Euripides, one of Ancient Greece’s most famous playwrights, could be considered as one of the earliest supporters of women’s rights. With plays such as Alcestis and Medea, he clearly puts an emphasis on the condition of women, and even integrates them in the Chorus of the latter play, a feat that was not often done in Ancient Greece. Throughout the years, it has been argued that the two central characters in each of those plays offer conflicting representations of women in those times, and I can safely say that I agree with that argument. I will expand on my view by pointing out an important similarity between Alcestis and Medea, followed by a key difference, and will finish it off by contrasting them with the Ancient Greek depiction of an “ideal woman.”
Throughout the whole story, you are torn with emotions between the characters. At first, you feel sorry for Medea. Her husband, who she has saved from death, has left her for another woman. She has been "all/obediant" their entire marriage, transforming herself into the sort of wife required by society. You can't help but sympathize with her.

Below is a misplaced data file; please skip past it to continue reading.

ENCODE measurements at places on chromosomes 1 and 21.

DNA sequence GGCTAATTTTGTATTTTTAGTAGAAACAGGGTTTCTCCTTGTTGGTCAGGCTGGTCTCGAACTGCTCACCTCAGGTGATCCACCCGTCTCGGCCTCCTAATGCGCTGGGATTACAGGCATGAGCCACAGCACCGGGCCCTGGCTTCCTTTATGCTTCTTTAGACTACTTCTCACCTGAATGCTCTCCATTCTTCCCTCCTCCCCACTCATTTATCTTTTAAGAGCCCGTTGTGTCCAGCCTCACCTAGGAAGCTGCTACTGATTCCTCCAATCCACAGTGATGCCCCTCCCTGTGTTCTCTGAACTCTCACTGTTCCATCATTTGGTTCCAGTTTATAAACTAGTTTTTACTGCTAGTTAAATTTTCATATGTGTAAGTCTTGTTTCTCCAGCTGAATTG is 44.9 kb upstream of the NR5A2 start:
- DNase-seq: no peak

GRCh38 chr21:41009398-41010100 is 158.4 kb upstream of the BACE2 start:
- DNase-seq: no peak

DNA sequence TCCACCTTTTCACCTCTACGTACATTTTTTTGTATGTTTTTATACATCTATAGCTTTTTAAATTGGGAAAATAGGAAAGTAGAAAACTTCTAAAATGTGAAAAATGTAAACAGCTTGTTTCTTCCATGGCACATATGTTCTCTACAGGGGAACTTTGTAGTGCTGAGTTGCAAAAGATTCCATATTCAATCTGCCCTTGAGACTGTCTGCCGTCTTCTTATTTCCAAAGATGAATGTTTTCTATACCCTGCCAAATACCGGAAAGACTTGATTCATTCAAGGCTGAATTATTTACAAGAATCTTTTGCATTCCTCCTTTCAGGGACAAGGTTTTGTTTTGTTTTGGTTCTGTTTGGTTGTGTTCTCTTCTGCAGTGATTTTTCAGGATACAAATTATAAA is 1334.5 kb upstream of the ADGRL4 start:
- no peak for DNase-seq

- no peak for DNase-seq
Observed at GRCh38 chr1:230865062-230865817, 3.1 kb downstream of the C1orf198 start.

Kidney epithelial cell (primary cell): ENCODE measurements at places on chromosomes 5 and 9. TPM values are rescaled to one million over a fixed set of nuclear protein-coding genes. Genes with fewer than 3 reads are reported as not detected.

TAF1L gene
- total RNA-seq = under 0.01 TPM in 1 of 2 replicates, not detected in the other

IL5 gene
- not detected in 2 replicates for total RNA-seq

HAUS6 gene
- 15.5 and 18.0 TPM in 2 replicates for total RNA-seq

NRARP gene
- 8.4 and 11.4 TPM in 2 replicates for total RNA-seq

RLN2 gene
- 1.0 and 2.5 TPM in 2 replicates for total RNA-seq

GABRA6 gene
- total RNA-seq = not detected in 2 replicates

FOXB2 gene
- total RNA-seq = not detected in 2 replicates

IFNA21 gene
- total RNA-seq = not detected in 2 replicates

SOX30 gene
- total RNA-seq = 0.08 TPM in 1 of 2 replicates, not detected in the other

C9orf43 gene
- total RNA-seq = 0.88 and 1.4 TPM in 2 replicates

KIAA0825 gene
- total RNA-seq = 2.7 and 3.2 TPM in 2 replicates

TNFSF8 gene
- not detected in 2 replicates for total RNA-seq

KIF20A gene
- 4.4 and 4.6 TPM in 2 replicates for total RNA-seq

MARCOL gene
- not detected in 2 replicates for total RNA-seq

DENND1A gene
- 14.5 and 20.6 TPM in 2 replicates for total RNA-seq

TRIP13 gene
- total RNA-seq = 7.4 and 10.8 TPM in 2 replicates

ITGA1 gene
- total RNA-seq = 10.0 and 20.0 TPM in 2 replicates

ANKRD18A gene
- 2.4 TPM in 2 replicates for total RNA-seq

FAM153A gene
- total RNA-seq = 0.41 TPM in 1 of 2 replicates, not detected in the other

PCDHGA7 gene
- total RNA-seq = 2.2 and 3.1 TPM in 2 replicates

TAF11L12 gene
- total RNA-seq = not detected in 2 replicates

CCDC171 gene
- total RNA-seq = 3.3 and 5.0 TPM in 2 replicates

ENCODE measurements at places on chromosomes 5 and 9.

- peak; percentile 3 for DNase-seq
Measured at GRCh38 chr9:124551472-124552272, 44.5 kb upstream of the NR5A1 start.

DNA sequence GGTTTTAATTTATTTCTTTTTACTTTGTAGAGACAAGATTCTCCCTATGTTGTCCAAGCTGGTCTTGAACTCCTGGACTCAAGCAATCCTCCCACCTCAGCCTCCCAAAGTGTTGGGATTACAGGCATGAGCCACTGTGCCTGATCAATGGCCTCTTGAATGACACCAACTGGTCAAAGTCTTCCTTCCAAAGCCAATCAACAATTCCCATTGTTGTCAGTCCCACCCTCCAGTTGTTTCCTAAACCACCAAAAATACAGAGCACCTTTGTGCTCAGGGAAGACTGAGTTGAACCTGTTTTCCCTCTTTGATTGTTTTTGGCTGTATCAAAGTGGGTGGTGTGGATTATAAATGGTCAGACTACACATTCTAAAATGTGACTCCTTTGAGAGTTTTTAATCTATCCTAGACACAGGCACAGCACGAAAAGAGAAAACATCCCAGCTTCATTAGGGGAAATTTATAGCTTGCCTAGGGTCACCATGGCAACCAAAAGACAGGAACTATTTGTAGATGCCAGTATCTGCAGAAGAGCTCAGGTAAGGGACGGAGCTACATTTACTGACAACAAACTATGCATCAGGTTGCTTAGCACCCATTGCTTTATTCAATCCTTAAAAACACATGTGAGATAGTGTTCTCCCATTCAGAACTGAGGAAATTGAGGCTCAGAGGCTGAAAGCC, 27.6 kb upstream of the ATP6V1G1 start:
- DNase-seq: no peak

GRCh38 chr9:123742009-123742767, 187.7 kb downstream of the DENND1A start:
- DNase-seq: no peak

The tragic play Medea is a struggle between reason and violence. Medea is deliberately portrayed as not a ‘normal woman’, but excessive in her passions. Medea is a torment to herself and to others; that is why Euripides shows her blazing her way through life leaving wreckage behind her. Euripides has presented Medea as a figure previously thought of exclusively as a male- hero. Her balance of character is a combination of the outstanding qualities of Achilles and Odysseus.
The two contemporary productions of Medea were selected for this essay in an effort to contrast the ancient Greek version of the play with two modernized versions, which would demonstrate a wide distinction between the styles of production. Furthermore, both modernized versions of the play add their own innovation to the production, making for an even broader dissimilarity among the plays. Moreover, both recent productions are fashioned within cultures which have borrowed their political, social, and moral ways of life from Ancient Greek society, specifically, South Africa¹ (British Colonies), and The United States².